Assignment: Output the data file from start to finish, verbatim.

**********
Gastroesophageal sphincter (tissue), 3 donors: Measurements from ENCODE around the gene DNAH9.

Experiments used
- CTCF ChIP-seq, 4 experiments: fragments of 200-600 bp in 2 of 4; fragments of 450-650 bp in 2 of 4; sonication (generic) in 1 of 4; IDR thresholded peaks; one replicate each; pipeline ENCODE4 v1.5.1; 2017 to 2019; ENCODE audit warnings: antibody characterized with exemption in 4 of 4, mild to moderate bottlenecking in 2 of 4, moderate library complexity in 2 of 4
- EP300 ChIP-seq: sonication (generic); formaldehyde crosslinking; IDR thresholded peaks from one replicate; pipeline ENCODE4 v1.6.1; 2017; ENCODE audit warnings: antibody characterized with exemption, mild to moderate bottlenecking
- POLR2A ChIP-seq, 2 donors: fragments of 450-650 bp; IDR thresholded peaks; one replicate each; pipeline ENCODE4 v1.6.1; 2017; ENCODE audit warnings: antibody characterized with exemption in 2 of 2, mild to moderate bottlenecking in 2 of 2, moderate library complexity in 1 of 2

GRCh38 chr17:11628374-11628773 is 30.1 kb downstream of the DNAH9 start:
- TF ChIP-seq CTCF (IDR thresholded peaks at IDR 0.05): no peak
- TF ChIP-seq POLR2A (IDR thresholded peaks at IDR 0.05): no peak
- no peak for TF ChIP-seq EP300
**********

Gastroesophageal sphincter (tissue), 3 donors: Measurements from ENCODE around the gene DNAH9.

Experiments used
- CTCF ChIP-seq, 4 experiments: fragments of 200-600 bp in 2 of 4; fragments of 450-650 bp in 2 of 4; sonication (generic) in 1 of 4; IDR thresholded peaks; one replicate each; pipeline ENCODE4 v1.5.1; 2017 to 2019; ENCODE audit warnings: antibody characterized with exemption in 4 of 4, mild to moderate bottlenecking in 2 of 4, moderate library complexity in 2 of 4
- EP300 ChIP-seq: sonication (generic); formaldehyde crosslinking; IDR thresholded peaks from one replicate; pipeline ENCODE4 v1.6.1; 2017; ENCODE audit warnings: antibody characterized with exemption, mild to moderate bottlenecking
- POLR2A ChIP-seq, 2 donors: fragments of 450-650 bp; IDR thresholded peaks; one replicate each; pipeline ENCODE4 v1.6.1; 2017; ENCODE audit warnings: antibody characterized with exemption in 2 of 2, mild to moderate bottlenecking in 2 of 2, moderate library complexity in 1 of 2

GRCh38 chr17:11628374-11628773 is 30.1 kb downstream of the DNAH9 start:
- TF ChIP-seq CTCF (IDR thresholded peaks at IDR 0.05): no peak
- TF ChIP-seq POLR2A (IDR thresholded peaks at IDR 0.05): no peak
- no peak for TF ChIP-seq EP300